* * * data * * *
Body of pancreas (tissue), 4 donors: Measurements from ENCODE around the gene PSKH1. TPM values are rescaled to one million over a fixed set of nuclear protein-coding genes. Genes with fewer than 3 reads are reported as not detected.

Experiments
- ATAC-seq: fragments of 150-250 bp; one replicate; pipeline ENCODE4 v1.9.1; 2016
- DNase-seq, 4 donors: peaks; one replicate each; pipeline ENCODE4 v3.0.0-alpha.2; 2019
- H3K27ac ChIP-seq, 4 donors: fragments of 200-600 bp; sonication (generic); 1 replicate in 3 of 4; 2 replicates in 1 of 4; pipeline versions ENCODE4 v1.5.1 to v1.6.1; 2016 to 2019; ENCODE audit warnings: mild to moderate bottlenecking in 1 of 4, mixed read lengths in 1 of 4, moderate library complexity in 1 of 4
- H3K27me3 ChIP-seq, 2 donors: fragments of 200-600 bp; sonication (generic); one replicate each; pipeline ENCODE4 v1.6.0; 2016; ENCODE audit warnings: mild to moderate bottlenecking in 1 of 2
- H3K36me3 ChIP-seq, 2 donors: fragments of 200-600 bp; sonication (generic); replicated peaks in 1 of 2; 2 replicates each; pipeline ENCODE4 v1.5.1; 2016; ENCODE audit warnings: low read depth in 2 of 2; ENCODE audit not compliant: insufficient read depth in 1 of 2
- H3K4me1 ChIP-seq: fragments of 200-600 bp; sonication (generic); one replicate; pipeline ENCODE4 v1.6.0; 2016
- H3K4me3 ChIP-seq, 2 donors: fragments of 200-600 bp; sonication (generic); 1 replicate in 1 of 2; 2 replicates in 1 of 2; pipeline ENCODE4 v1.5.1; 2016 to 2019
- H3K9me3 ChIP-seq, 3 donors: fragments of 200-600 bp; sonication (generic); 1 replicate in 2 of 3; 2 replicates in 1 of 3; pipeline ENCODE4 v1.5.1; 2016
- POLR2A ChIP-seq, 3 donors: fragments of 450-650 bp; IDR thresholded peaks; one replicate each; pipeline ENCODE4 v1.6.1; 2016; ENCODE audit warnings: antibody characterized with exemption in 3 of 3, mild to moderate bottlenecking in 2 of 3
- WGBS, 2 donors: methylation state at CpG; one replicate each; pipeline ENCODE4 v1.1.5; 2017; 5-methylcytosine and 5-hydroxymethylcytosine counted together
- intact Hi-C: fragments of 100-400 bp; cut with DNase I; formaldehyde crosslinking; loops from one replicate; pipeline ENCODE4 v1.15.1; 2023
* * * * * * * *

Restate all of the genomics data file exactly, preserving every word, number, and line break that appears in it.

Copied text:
Body of pancreas (tissue), 4 donors: Measurements from ENCODE around the gene PSKH1. TPM values are rescaled to one million over a fixed set of nuclear protein-coding genes. Genes with fewer than 3 reads are reported as not detected.

Experiments
- ATAC-seq: fragments of 150-250 bp; one replicate; pipeline ENCODE4 v1.9.1; 2016
- DNase-seq, 4 donors: peaks; one replicate each; pipeline ENCODE4 v3.0.0-alpha.2; 2019
- H3K27ac ChIP-seq, 4 donors: fragments of 200-600 bp; sonication (generic); 1 replicate in 3 of 4; 2 replicates in 1 of 4; pipeline versions ENCODE4 v1.5.1 to v1.6.1; 2016 to 2019; ENCODE audit warnings: mild to moderate bottlenecking in 1 of 4, mixed read lengths in 1 of 4, moderate library complexity in 1 of 4
- H3K27me3 ChIP-seq, 2 donors: fragments of 200-600 bp; sonication (generic); one replicate each; pipeline ENCODE4 v1.6.0; 2016; ENCODE audit warnings: mild to moderate bottlenecking in 1 of 2
- H3K36me3 ChIP-seq, 2 donors: fragments of 200-600 bp; sonication (generic); replicated peaks in 1 of 2; 2 replicates each; pipeline ENCODE4 v1.5.1; 2016; ENCODE audit warnings: low read depth in 2 of 2; ENCODE audit not compliant: insufficient read depth in 1 of 2
- H3K4me1 ChIP-seq: fragments of 200-600 bp; sonication (generic); one replicate; pipeline ENCODE4 v1.6.0; 2016
- H3K4me3 ChIP-seq, 2 donors: fragments of 200-600 bp; sonication (generic); 1 replicate in 1 of 2; 2 replicates in 1 of 2; pipeline ENCODE4 v1.5.1; 2016 to 2019
- H3K9me3 ChIP-seq, 3 donors: fragments of 200-600 bp; sonication (generic); 1 replicate in 2 of 3; 2 replicates in 1 of 3; pipeline ENCODE4 v1.5.1; 2016
- POLR2A ChIP-seq, 3 donors: fragments of 450-650 bp; IDR thresholded peaks; one replicate each; pipeline ENCODE4 v1.6.1; 2016; ENCODE audit warnings: antibody characterized with exemption in 3 of 3, mild to moderate bottlenecking in 2 of 3
- WGBS, 2 donors: methylation state at CpG; one replicate each; pipeline ENCODE4 v1.1.5; 2017; 5-methylcytosine and 5-hydroxymethylcytosine counted together
- intact Hi-C: fragments of 100-400 bp; cut with DNase I; formaldehyde crosslinking; loops from one replicate; pipeline ENCODE4 v1.15.1; 2023